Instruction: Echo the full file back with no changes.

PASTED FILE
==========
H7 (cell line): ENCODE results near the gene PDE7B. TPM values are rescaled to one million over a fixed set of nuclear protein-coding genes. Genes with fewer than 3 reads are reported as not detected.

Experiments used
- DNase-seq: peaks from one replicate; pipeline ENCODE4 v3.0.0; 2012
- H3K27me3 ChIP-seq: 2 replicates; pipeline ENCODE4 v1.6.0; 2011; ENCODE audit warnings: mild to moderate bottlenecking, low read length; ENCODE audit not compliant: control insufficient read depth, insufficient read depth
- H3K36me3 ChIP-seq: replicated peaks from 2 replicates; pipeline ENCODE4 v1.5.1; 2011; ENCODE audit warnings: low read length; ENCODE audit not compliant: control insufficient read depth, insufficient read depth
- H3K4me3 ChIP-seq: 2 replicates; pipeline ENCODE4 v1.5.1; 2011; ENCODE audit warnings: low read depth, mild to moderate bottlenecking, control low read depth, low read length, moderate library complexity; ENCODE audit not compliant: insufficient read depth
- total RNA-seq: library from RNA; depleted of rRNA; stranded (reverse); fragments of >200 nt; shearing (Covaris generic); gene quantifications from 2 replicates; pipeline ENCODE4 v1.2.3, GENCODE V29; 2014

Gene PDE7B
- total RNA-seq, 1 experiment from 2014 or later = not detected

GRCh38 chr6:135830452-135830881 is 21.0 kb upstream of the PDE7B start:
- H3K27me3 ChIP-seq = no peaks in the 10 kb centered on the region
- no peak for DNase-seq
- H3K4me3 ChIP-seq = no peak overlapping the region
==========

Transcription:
H7 (cell line): ENCODE results near the gene PDE7B. TPM values are rescaled to one million over a fixed set of nuclear protein-coding genes. Genes with fewer than 3 reads are reported as not detected.

Experiments used
- DNase-seq: peaks from one replicate; pipeline ENCODE4 v3.0.0; 2012
- H3K27me3 ChIP-seq: 2 replicates; pipeline ENCODE4 v1.6.0; 2011; ENCODE audit warnings: mild to moderate bottlenecking, low read length; ENCODE audit not compliant: control insufficient read depth, insufficient read depth
- H3K36me3 ChIP-seq: replicated peaks from 2 replicates; pipeline ENCODE4 v1.5.1; 2011; ENCODE audit warnings: low read length; ENCODE audit not compliant: control insufficient read depth, insufficient read depth
- H3K4me3 ChIP-seq: 2 replicates; pipeline ENCODE4 v1.5.1; 2011; ENCODE audit warnings: low read depth, mild to moderate bottlenecking, control low read depth, low read length, moderate library complexity; ENCODE audit not compliant: insufficient read depth
- total RNA-seq: library from RNA; depleted of rRNA; stranded (reverse); fragments of >200 nt; shearing (Covaris generic); gene quantifications from 2 replicates; pipeline ENCODE4 v1.2.3, GENCODE V29; 2014

Gene PDE7B
- total RNA-seq, 1 experiment from 2014 or later = not detected

GRCh38 chr6:135830452-135830881 is 21.0 kb upstream of the PDE7B start:
- H3K27me3 ChIP-seq = no peaks in the 10 kb centered on the region
- no peak for DNase-seq
- H3K4me3 ChIP-seq = no peak overlapping the region